Most surprising (in a good way!) book of 2011?

The Amulet of Samarkand by Jonathan Stroud. For years my mom and brothers gasped dramatically whenever I confessed I hadn’t read the Bartimaeus series yet. When I finally picked them up this year I figured they would be good, but I didn’t expect them to be witty and clever and original, too.  Definitely worth re-reading.

 

Book you recommended to people most in 2011?

The Wee Free Men by Terry Pratchett. Actually, I recommended the entire Tiffany Aching series. Multiple times. And with lots of gushing.

 

Best series you discovered in 2011?

See above. And now read them if you haven’t already.

 

Most thrilling, unputdownable book in 2011?

The Hunger Games by Suzanne Collins. Confession: while I really liked it, I am not quite the gushing Hunger Games fan that everyone else seems to be. Nonetheless, this book held me in its grip from start to finish. I could hardly put it down.

 

Book you most anticipated in 2011?

Heartless by Gail Carriger. Because Alexia Tarabotti cracks me up.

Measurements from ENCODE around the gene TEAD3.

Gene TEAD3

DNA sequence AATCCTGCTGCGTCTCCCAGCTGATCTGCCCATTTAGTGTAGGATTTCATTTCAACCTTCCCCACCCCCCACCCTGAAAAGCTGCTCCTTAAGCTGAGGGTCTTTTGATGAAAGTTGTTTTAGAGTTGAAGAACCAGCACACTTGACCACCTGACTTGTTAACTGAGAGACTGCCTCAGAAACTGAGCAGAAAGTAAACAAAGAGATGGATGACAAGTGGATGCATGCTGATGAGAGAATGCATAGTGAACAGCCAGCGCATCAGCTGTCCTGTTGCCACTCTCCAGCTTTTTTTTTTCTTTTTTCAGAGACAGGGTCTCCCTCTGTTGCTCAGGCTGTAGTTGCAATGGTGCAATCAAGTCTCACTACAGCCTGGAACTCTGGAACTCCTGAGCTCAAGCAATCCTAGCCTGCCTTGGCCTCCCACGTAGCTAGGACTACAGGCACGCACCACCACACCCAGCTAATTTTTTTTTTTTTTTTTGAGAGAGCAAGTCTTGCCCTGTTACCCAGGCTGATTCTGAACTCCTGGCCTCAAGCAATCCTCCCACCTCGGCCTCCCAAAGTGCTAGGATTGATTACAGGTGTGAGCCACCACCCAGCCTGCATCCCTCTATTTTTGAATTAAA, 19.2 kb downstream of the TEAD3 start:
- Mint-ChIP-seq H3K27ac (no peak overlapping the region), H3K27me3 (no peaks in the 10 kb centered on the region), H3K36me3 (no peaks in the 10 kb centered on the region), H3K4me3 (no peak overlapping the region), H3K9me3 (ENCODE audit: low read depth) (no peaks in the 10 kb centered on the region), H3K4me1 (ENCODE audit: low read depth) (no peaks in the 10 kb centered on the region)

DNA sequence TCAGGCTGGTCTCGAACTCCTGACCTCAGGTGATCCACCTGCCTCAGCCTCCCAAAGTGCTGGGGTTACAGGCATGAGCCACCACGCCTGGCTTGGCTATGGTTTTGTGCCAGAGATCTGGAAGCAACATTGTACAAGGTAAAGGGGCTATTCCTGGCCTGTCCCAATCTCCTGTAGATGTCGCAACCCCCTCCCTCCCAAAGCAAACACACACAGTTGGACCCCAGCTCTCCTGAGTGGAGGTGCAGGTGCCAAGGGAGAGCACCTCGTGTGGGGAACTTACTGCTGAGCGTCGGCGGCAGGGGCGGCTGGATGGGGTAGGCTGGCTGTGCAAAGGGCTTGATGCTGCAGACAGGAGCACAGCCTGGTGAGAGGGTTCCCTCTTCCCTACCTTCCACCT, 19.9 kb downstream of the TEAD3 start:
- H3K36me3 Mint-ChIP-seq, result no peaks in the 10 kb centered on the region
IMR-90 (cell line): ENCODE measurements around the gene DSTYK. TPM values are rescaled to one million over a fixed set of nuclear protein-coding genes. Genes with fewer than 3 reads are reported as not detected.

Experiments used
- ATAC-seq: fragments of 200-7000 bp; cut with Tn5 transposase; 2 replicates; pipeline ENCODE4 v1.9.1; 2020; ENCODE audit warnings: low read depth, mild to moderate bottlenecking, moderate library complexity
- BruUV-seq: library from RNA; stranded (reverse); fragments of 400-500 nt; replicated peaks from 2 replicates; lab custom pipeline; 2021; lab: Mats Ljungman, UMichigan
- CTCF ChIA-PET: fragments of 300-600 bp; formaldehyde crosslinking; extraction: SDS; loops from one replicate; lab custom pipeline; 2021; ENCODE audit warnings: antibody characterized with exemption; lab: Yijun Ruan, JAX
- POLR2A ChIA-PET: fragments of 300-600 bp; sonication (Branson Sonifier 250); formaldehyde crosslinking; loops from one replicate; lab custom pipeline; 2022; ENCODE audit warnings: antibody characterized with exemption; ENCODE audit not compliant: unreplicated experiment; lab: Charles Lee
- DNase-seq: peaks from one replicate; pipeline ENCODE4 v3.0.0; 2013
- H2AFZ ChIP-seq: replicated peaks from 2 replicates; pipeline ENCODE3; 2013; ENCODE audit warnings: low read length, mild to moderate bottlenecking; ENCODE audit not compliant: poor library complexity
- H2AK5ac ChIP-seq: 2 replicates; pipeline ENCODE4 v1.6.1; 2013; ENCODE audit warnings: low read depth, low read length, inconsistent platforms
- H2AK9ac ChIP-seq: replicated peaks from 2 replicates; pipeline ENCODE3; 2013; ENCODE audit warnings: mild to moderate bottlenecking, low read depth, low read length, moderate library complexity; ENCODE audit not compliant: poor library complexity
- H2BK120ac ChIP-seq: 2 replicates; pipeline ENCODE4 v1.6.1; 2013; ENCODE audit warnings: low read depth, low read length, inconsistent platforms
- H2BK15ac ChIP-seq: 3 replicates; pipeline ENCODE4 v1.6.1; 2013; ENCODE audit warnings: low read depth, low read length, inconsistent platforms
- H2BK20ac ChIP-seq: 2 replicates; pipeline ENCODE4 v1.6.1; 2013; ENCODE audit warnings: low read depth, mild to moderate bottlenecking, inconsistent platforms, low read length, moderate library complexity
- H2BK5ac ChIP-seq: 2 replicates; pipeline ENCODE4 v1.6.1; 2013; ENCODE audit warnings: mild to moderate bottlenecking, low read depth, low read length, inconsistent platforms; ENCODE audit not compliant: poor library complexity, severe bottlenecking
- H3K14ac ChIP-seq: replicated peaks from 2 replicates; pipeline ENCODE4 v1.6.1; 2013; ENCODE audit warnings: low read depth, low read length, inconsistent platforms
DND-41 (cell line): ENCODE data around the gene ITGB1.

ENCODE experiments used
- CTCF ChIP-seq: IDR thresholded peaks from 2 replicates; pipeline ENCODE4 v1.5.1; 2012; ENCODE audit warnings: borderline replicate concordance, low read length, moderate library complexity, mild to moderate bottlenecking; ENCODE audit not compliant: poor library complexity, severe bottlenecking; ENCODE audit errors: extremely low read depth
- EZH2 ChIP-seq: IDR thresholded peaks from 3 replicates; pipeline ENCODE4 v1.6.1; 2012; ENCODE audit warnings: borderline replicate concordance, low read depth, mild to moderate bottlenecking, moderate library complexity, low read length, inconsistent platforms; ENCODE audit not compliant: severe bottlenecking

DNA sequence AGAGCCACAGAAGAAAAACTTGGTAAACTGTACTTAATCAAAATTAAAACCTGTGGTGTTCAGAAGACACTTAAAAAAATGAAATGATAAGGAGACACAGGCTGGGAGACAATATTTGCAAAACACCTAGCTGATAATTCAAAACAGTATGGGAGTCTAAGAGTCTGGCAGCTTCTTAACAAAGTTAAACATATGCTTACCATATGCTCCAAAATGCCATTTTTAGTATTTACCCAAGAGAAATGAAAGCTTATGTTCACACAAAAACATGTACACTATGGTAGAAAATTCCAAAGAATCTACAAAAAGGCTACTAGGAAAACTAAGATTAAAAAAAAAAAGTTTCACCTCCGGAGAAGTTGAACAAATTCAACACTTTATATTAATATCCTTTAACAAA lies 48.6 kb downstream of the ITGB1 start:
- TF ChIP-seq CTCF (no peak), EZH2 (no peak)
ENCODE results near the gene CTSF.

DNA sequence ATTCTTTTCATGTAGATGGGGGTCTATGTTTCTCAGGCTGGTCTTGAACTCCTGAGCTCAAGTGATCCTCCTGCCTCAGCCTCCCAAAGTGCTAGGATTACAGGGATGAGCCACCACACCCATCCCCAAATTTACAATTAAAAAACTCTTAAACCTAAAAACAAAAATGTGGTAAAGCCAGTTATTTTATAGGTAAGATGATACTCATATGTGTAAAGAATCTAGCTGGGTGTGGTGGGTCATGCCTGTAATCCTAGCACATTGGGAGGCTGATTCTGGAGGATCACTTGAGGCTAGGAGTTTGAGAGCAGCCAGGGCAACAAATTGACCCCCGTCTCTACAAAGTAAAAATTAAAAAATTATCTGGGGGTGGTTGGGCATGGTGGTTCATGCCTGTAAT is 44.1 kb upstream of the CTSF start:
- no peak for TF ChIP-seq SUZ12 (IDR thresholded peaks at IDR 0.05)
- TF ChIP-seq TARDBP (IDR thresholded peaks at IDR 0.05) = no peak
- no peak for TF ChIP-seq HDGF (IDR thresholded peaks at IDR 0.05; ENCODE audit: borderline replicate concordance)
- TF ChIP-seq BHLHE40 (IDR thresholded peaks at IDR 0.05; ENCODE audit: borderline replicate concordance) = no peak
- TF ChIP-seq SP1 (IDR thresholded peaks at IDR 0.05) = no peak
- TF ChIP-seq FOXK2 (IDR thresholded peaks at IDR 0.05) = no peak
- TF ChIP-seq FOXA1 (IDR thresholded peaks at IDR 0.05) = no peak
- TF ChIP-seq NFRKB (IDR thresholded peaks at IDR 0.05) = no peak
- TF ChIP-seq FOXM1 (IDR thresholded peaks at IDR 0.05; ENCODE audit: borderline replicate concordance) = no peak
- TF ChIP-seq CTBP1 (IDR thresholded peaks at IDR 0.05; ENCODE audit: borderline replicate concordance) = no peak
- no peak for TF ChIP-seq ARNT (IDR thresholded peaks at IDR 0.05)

Favorite cover of a book you read in 2011?

I actually wasn’t a huge fan of the book, but I still love the cover:

Most beautifully written book read in 2011?

The Night Circus by Erin Morgenstern. See: every review written.

 

Book that had the greatest impact on you in 2011? 

The book that comes immediately to mind is A Monster Calls by Patrick Ness. I was a weepy mess when I finished it.

 

Book you can’t believe you waited UNTIL 2011 to finally read? 

The Immortal Life of Henrietta Lacks by Rebecca Skloot. I have no excuse. Everyone around me loved this book. I have no idea why it took me a year to read it.

 

One Thing You Hope To Accomplish Or Do In Your Reading/Blogging In 2012?

Continue to read deliberately and improve my blogging habits.

 

Did you answer this survey?  Or any end-of-the-year survey?  Tell me!  I’d love to read your answers.